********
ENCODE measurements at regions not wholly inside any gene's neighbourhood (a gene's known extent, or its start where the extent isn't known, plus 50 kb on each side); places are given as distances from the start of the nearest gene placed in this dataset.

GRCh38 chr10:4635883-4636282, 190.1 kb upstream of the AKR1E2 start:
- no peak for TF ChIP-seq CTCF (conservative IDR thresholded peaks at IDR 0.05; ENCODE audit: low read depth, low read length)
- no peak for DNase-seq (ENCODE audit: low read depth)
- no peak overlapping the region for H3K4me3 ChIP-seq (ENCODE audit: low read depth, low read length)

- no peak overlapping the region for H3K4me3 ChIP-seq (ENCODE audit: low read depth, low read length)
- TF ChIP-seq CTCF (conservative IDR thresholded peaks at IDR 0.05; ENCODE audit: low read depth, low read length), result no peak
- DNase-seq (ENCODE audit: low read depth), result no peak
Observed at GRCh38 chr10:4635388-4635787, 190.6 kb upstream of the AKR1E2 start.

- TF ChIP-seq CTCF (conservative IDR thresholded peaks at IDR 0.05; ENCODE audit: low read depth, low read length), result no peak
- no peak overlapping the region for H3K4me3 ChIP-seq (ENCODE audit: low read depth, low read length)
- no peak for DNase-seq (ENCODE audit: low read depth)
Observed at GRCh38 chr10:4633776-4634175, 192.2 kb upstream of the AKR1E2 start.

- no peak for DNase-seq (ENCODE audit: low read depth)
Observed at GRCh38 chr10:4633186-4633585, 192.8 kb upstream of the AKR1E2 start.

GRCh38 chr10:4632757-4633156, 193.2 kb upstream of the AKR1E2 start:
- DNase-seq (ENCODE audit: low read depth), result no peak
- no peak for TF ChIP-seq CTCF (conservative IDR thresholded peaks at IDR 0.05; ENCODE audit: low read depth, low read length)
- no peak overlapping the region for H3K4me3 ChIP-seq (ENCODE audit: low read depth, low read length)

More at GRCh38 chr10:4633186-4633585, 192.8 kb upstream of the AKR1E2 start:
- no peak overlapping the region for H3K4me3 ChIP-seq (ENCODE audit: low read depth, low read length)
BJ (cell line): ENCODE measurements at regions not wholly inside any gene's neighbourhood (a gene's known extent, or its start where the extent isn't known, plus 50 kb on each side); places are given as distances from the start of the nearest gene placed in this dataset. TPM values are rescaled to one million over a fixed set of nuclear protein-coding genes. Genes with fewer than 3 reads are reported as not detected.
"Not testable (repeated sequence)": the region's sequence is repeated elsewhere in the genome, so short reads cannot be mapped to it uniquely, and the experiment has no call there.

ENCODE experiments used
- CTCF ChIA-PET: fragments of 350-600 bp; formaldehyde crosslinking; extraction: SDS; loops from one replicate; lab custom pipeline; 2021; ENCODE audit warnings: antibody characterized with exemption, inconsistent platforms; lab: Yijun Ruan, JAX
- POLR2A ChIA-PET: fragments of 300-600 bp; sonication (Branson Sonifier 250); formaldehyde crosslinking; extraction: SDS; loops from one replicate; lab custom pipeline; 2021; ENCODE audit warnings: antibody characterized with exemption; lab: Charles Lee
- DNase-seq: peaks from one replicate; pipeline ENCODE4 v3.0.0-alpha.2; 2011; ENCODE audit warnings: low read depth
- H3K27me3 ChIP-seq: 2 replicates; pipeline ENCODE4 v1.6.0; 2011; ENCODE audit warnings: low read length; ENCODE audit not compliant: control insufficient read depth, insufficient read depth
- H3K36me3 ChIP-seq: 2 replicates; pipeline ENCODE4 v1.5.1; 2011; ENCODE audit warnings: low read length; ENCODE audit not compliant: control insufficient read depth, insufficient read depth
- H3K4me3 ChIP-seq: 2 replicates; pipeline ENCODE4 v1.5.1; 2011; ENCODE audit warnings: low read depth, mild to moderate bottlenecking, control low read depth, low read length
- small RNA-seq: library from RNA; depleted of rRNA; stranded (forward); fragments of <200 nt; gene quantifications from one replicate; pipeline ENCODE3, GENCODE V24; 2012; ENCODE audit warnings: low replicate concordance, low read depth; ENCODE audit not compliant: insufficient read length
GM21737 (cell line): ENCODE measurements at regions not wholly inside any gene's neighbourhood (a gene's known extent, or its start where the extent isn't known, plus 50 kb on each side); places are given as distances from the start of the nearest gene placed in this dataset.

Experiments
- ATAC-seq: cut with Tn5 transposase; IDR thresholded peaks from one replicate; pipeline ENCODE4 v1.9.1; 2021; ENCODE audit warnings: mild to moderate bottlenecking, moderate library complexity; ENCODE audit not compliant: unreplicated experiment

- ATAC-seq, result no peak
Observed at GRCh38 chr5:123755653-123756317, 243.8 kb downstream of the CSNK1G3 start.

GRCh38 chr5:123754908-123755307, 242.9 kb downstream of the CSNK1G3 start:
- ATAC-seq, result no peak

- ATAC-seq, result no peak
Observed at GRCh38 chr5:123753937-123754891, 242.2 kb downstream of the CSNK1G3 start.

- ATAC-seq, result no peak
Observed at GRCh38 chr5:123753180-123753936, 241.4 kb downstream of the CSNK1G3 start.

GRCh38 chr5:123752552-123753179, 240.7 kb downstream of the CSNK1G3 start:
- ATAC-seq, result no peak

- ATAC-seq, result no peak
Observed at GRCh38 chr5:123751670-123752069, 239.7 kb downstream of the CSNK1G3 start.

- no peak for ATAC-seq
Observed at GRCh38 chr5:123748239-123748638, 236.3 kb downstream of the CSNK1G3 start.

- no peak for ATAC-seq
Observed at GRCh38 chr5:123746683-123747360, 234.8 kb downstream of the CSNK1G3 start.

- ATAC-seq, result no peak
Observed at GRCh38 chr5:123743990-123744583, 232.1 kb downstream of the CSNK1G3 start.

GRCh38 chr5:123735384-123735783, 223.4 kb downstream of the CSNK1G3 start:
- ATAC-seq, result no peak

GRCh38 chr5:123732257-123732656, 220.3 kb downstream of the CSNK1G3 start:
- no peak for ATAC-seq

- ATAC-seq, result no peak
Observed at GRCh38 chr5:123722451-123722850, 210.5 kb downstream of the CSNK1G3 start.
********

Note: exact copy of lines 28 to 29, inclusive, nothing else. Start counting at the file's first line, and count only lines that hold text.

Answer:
- H3K27me3 ChIP-seq: 2 replicates; pipeline ENCODE4 v1.6.0; 2011; ENCODE audit warnings: low read length; ENCODE audit not compliant: control insufficient read depth, insufficient read depth
- H3K36me3 ChIP-seq: 2 replicates; pipeline ENCODE4 v1.5.1; 2011; ENCODE audit warnings: low read length; ENCODE audit not compliant: control insufficient read depth, insufficient read depth